Monday, September 15, 2008
Breaking News from Shanghai, China
According to Second Chance Animal Aid, an animal rescue organization located in Shanghai, China, over 1500 cats have been trapped in Shanghai and the surrounding region for shipment to southern China’s food and fur industries. On Friday, 29 August 2008, local animal rescuers located several trucks with over seventy bamboo crates crammed with cats in Jia Xing, a small city in Zhejiang Province, about an hour outside of Shanghai. These cats had likely been trapped in parks, from housing compounds, and the streets of Shanghai and neighboring areas. Many of the cats in the crates had collars on them – obviously people’s pets, possibly trapped just meters from their home.
The trucks were intercepted late at night in a parking lot in an industrial section of town, and as the cat trappers attempted to load the trucks, rescuers called the police. Some rescuers claimed to have lost their cat, while others challenged the rather unofficial-looking photocopied documents that the head of the cat smugglers produced to support his claim that he owned the cats legitimately; he claimed to have paid RMB50,000 for photocopied “ownership” papers (USD$7,320/ GBP£4,067) and was transporting them all according to permit.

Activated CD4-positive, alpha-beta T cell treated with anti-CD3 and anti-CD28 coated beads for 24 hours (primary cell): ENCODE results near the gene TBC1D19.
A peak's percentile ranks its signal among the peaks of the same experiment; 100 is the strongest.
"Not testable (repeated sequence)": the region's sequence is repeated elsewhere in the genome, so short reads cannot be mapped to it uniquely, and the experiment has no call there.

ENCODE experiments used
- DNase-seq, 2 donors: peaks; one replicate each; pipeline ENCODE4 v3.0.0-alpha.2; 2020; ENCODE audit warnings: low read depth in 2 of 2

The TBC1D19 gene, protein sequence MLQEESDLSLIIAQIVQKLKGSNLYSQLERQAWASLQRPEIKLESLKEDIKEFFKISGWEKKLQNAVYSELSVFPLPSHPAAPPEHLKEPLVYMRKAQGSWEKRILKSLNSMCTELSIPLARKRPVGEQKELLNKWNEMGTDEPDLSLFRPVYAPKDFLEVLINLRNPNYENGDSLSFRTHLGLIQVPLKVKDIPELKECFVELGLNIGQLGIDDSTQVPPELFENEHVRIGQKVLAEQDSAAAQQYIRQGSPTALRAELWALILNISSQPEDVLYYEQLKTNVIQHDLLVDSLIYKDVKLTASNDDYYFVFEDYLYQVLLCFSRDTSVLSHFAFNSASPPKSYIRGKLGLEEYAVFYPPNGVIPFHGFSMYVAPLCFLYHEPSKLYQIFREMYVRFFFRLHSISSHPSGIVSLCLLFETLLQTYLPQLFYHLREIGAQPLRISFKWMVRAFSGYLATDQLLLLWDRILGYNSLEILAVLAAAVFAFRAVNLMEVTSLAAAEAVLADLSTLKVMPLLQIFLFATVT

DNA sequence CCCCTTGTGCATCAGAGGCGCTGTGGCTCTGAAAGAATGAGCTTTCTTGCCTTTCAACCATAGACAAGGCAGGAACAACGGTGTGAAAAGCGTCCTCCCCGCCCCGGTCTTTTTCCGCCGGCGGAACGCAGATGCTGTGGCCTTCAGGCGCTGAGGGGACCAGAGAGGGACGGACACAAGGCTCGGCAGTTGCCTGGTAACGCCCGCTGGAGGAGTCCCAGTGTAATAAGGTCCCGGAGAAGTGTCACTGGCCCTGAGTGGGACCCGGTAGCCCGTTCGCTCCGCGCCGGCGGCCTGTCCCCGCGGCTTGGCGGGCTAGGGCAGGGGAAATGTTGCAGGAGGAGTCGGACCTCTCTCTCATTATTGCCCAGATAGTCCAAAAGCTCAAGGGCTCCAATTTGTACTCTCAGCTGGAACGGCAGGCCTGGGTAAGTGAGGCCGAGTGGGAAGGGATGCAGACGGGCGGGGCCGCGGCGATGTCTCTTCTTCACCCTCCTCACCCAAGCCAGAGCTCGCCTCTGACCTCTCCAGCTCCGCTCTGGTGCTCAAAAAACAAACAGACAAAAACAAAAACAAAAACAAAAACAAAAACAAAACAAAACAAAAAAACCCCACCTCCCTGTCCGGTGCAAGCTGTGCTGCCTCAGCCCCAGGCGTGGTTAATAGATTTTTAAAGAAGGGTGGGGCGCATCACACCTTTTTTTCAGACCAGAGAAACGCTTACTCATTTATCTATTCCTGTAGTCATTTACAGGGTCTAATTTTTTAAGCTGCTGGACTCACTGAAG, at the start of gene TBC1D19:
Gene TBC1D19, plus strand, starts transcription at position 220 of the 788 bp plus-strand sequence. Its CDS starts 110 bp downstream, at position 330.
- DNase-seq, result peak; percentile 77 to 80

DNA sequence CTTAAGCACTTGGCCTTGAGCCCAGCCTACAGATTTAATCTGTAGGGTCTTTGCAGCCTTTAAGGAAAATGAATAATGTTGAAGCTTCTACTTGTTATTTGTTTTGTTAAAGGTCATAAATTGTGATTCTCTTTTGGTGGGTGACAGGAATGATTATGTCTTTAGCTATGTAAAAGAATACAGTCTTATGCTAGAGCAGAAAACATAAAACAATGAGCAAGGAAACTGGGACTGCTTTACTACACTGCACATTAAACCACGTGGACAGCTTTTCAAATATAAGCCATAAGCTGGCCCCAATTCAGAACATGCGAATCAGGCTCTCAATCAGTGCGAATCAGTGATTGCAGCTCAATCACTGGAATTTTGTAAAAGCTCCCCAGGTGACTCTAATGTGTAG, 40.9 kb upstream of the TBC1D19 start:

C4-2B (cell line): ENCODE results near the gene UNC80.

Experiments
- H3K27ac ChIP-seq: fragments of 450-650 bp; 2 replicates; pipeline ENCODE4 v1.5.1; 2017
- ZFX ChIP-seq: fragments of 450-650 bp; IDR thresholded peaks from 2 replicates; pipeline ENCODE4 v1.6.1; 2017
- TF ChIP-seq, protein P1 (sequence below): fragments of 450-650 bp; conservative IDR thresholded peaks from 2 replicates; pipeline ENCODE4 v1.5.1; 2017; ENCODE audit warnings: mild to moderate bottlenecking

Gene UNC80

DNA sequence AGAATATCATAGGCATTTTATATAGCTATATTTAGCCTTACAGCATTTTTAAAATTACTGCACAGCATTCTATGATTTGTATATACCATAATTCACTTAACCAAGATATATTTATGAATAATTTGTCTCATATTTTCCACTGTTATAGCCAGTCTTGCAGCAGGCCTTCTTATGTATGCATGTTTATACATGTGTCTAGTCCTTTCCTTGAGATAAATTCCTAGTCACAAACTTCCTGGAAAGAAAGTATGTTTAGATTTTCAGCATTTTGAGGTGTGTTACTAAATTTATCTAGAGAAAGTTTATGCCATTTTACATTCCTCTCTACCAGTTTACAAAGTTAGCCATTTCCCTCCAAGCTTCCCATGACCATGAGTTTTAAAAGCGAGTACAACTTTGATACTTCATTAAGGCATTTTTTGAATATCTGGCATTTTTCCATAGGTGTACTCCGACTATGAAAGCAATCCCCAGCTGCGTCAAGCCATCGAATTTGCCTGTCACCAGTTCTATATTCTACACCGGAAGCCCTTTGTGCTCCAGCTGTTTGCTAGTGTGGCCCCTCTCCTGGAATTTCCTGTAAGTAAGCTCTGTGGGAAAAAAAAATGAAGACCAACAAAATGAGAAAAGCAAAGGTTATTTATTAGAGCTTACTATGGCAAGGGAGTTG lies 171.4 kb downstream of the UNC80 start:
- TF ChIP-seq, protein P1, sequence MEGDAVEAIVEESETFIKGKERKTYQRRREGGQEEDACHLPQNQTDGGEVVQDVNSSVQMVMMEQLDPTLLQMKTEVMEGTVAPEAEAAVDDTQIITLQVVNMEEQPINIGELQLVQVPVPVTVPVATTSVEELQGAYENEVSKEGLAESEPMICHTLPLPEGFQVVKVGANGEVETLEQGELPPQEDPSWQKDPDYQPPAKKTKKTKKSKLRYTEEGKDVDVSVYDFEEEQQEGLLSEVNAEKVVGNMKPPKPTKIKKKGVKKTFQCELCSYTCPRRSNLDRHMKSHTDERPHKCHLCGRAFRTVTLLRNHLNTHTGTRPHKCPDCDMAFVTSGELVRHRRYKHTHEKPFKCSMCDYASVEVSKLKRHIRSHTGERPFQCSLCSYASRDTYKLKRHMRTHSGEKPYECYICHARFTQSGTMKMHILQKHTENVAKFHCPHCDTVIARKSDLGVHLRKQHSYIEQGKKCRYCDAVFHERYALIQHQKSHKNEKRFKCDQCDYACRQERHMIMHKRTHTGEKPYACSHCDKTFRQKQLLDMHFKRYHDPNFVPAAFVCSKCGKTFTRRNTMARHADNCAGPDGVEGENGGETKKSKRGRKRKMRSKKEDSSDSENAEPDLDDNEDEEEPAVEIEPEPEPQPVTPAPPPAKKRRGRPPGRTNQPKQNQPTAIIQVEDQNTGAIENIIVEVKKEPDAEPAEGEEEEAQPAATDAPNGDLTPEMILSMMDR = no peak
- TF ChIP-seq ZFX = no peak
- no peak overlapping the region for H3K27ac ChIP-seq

Regardless of the legality of transport permits, the condition in which the cats were packed – crammed 20 or more to a small crate with no room to move and no access to food or water, while some newborns were being crushed to death and other cats had died, was a shockingly cruel sight. By mid-day Saturday, a crowd of nearly 300 people had gathered. A local TV crew filmed animal lovers feeding the cats through the slats of the crates and watering them down to keep them cool; several of the crates were broken and cats freed.
By late afternoon, the crowd was dispersed and, sadly, the remaining crates of cats appeared to be loaded onto a new truck by the cat trappers. Although there is often little hope of helping cats already trapped and on their way to Guangdong, a focus of efforts on spay/neuter and indoor cat campaigns will hopefully someday reduce the numbers of available strays and unwittingly friendly pets going to market.
To learn more about this horrific account, please visit Second Chance Animal Aid’s website at http://www.scaashanghai.org/cats_trapped_in_shanghai.shtml